Intersection of Faith and Passion

Stephanie Wynn, DNP, RN-BC, PMHNP-BC, FNP-BC, COI, is a familiar name to readers of NCF’s Journal of Christian Nursing. Her most recent article, “Out of the Foxhole: Spiritual Support for Veteran Nursing Students” is in the current JCN.

Stephanie shared why she takes time to submit articles to JCN and how her passions in nursing practice intersect with her authorship. 

Q. Why do you choose to write for JCN?

A. I enjoy the opportunity to share scholarly work through the lens of a Christian. I believe good writing for a Christian audience should speak to the heart as well as the mind. Articles presented in JCN provide a broader and deeper understanding of what the Christian tradition has taught about God and His relationship to the world. Readers are afforded an opportunity to gain knowledge related to a variety of topics, which ultimately adds an additional layer of motivation to integrate faith into nursing practice. 

Q. How do you choose a topic for the articles you submit, such as “Out of the Foxhole”?

A. I write about my passions. I started working with veterans early in my career; it made my passion a little stronger as I gained a better understanding of such a distinct, underserved population. 

            When I had an opportunity to apply for a federal grant, I seized the opportunity. That funding helped veterans and military service members matriculate through nursing programs throughout the nation. Making this more accessible to them was my biggest hope: to help ease their transition to civilian life as they’re returning home, and to be able to use the training and credits they earned while serving [in the military] in the civilian academic setting.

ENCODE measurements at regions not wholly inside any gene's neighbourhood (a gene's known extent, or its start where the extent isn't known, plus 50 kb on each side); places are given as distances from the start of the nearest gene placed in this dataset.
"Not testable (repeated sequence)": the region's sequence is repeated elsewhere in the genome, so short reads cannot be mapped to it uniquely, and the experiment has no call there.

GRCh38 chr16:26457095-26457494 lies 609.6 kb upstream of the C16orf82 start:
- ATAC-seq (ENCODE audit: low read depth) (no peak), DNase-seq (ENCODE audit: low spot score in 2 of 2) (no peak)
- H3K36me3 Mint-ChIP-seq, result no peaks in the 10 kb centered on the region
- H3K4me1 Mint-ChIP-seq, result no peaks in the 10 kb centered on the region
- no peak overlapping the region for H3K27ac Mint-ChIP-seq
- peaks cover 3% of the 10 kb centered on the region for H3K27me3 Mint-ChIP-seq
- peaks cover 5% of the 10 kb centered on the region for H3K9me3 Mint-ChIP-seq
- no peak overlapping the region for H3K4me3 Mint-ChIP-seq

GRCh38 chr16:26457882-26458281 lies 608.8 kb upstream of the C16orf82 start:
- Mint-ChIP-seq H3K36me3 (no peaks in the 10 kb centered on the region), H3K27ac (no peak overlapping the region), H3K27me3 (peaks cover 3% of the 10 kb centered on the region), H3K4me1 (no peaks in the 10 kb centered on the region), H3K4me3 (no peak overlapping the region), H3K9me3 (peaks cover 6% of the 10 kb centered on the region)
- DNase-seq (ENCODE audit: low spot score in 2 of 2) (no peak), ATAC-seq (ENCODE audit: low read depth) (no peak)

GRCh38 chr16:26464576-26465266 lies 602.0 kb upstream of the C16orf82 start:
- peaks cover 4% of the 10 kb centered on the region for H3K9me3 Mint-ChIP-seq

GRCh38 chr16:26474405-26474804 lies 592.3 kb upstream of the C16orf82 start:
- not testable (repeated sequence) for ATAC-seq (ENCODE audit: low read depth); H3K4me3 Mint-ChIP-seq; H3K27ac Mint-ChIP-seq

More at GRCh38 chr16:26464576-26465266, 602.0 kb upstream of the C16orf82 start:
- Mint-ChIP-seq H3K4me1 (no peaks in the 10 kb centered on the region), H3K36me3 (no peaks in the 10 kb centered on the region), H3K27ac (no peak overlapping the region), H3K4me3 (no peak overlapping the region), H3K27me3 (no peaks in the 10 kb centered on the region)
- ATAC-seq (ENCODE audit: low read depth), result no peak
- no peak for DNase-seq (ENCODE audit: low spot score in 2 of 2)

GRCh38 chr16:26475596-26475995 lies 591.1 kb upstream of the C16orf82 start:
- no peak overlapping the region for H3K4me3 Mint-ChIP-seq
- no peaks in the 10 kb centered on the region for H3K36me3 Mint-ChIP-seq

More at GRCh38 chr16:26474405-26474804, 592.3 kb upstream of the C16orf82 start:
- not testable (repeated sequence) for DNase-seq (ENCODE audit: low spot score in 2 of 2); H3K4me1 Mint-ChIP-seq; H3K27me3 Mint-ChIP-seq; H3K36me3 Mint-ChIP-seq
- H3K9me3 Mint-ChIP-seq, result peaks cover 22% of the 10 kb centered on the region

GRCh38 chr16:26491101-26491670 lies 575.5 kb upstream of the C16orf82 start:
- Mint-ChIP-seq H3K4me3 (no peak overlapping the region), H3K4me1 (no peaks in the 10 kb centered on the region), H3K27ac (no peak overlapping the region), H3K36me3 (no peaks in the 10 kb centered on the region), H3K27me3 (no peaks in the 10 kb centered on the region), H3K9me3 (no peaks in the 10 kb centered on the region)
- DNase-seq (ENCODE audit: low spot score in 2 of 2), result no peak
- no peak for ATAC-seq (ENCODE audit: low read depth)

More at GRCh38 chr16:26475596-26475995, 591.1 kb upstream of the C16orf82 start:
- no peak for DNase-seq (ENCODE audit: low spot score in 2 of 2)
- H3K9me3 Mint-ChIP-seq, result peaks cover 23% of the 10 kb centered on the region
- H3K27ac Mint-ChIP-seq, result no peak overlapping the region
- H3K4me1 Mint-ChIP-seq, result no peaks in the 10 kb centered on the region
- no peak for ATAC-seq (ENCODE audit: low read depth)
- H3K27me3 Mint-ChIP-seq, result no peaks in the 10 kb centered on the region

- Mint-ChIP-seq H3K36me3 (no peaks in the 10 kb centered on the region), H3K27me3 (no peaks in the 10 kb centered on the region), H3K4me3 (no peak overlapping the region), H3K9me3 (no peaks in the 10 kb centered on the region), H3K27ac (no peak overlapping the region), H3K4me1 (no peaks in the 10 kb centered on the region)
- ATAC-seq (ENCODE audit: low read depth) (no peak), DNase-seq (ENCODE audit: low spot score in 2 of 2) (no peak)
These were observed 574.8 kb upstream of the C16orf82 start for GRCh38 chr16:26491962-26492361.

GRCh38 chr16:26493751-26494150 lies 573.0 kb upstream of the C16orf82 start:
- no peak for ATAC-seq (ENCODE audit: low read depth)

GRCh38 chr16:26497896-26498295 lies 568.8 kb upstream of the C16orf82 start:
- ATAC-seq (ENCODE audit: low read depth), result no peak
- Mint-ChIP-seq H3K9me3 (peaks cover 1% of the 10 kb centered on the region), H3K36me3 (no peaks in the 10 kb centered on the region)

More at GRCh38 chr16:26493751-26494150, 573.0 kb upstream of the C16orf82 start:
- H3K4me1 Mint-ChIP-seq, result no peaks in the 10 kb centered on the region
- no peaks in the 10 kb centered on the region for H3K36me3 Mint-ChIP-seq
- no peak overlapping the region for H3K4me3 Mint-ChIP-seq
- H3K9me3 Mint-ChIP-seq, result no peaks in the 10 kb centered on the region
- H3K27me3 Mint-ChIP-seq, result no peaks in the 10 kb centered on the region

Q. You teach in a psychiatric mental health nurse practitioner program and also work in this role. Mental health is an urgent aspect of today’s healthcare. How can nurses without specialized mental health training serve their patients better in this area?

A. One of the biggest things to be aware of during an initial patient assessment is mental illness cues. Depression and anxiety are the two biggest issues for patients and sometimes are overlooked. 

            I believe behavioral health care should be integrated with other care. We should educate those working in primary care to recognize and treat patients’ mental health needs. There are long waiting lists for mental health specialists and people aren’t receiving appropriate care. So if we [who have specialized mental health training] can help those with less knowledge to integrate care in their primary care jobs, we all can take better care of people with mental health disorders. 

Q. You work in a faith-based community clinic. How do you integrate faith and practice in that setting?

A. It’s easy for me to say I want to share my faith with others, but then I have to make a conscious effort to share it. Fortunately, I am able to live out my faith in the workplace. This involves a great deal more than just talking about it. I believe every step with the patient, from the initial assessment to the writing of a prescription or a referral, is covered by God’s favor. 

Q. What tips can you offer to nurses about writing for JCN?

A. If you’ve been thinking about an idea, it’s worth sharing. I have many people come to me and say they have an idea they want to write about, but don’t know if anyone else will be interested. I tell them, if you care about it, someone else will care about it. Be sure to stay abreast on best practices and frame all learning experiences in a Christian worldview. In the end, you will have an opportunity to make the nursing profession better by sharing what you know with others. 

If you don’t subscribe to JCN, you can read Stephanie’s current article through January for free. And if you’re thinking about authoring an article or column, browse the JCN author guidelines
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